On Blogging… and Spam

QA Blog

QA Blog

I had heard about ‘blogging’ for years, but had managed to avoid learning about it until reading the Allison Reynolds books by J A Jance. Her description was pretty enticing.

In this series, a lady is encouraged to start a blog. It is described as being a free form expression of her thoughts in a general subject area, which is then distributed throughout the web. People read it, and reply with their thoughts, leading to meaningful conversations and even some friendships. Pretty cool, no?

So when I was offered the opportunity to contribute to these blogs about testing, an area I believe in and know a fair amount about, I jumped at the chance.

Sadly, fiction books seem not to be a reliable source of information.

I write my blogs and they do in fact get out there. But those multitudes of replies leading to conversations and possible friendships? Not happening.

Why is this? Could it be the subject area? I note this appears to be the norm for most blogs I’ve seen about testing, and I’ve not been exposed to any blogs about other subjects, in order to see if they are more interactive. Are testers just not enthusiastic blog participants? Or is it that there is not enough controversy in this field? Or maybe testers are just ‘too busy’ to follow blogs; they read one, glean what they can from it and move on.

In any case, we actually do get a lot of responses. At the current time, the 35 posts on this site have received a total of 1300 responses, or an average of about 38 per post. Not the deluge ‘promised’ by J A Jance, but nothing to sneeze at, eh? Unfortunately, 1200 of these were ‘spam’, meaning a 2 posts got 20 valid responses, some got 2 or 3, and many got 0.

For the ‘oldtimer’, ‘Spam’ was (and I guess still is) a sort of meat substance in a can with a long shelf life. Kind of like the meat equivalent of a Twinkie pastry.

Younger people will consider junk email to be spam. You know, when a person (particularly a female person) gets an offer for low cost Viagra with no doctor visit required. How a food item became a technical term I have no idea. Seems kind of insulting to the product, which may have been the idea.

The latest incarnation of this annoyance is to reply to blogs with meaningless posts whose purpose is to divert the reader to a different web site. Funny, J A Jance’s character doesn’t seem to get this on her blog…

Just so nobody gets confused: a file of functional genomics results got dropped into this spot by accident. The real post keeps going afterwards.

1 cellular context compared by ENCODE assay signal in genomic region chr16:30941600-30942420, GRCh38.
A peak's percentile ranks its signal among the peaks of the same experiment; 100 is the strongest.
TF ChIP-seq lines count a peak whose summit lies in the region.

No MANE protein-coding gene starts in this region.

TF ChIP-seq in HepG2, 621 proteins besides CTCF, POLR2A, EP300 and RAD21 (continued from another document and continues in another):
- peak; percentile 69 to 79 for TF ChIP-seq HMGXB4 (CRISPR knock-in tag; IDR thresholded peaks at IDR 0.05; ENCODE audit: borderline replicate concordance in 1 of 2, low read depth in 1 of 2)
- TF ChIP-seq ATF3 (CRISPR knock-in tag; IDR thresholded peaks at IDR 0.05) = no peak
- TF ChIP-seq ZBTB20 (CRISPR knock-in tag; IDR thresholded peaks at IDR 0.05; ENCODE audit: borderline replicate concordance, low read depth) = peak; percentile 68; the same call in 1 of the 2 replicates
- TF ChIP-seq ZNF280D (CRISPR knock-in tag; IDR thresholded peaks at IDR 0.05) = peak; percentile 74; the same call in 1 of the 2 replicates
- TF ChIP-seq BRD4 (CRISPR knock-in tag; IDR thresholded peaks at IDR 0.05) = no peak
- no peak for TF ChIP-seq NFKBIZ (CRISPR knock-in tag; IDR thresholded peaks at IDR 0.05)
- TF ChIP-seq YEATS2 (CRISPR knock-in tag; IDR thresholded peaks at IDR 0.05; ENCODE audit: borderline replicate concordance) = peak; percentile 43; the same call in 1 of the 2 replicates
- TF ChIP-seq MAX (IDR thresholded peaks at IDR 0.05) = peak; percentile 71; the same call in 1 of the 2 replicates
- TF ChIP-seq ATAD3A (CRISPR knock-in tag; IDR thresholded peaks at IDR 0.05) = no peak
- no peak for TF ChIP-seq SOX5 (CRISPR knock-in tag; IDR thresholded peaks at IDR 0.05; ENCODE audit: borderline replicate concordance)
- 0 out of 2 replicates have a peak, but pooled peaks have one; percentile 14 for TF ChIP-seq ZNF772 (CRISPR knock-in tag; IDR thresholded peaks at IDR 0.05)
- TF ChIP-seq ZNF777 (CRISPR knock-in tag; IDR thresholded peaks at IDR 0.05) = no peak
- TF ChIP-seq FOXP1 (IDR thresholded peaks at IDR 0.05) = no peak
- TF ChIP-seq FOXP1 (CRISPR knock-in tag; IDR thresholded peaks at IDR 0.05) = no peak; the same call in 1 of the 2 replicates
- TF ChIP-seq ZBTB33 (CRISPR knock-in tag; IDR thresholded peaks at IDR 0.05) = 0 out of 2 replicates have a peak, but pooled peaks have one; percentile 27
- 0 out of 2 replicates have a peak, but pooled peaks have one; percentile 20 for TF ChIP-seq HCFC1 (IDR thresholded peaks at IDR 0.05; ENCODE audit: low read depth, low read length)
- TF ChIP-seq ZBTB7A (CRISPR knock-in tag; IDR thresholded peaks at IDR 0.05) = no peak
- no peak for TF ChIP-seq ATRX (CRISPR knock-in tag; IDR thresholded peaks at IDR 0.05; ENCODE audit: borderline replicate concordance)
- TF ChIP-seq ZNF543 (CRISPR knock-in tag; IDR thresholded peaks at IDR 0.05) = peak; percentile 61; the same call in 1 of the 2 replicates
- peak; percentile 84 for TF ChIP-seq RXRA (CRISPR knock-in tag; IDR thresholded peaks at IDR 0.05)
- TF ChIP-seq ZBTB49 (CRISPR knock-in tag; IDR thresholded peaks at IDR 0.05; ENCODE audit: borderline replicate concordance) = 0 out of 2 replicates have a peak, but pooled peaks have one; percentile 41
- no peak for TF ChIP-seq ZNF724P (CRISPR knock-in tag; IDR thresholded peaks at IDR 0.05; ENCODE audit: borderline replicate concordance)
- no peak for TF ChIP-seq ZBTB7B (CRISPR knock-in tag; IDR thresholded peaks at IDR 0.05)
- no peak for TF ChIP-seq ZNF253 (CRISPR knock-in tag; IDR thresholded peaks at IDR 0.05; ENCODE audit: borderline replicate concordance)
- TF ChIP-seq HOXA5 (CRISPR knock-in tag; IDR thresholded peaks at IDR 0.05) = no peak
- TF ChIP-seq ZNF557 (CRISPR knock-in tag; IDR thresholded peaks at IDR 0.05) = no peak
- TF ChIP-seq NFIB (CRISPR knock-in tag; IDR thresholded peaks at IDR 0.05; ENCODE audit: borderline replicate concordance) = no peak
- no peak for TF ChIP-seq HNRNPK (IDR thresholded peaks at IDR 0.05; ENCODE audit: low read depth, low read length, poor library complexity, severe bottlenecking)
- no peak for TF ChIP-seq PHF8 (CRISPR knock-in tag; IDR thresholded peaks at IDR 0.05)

What kind of morally bankrupt person would stoop to this? Or worse, set up automation to do it for them? Ones who want money and don’t care how they get it, and have a low opinion of everyone else’s intelligence, apparently.

Don’t get me wrong. Money is not evil, it is the LOVE of money which is evil. I understand the desire to get people to come to a web site, because if nobody comes, there is not much point to its existence. And often money can be made from visitors.

But the wholesale inundation of innocent and uninterested people with these ‘stealth’ ads does not seem like the best way to encourage traffic. In fact, it would seem to dissuade intelligent people from having anything to do with that web site, since it is so insulting to the recipient and such a condemnation of the desirability of the advertised site.

A response to a blog which says “wow, this is the best blog ever, oh, and visit my web site”? Which often seems to be written by a dyslexic monkey? I don’t know about you, but I would never visit a site like that, just because it was tarnished by the existence of this piece of spam. If that is the only way to get visitors, the implication is that it is not worth visiting.

Oh, and spammers, here is a hint – because there is so much spam out there, I suspect most blog sites don’t post replies until they have been ‘approved’. So the only person who sees this drek is the poor person who has to go through the 100’s of replies to find the few which are real. Which slows down the desired conversations.

It’s not hard to spot the spam. The sender will not be a person’s name or ‘handle’, it will be an advertisement in itself. And there will always be a website somewhere in it. But the best indication is that it has nothing to do with the post it is replying to. And even if it does seem related, it is a casual reference and not something which can be useful.

The silliest spam attempts are responses to a blog post which is completely empty except for a picture, saying how well written the post is…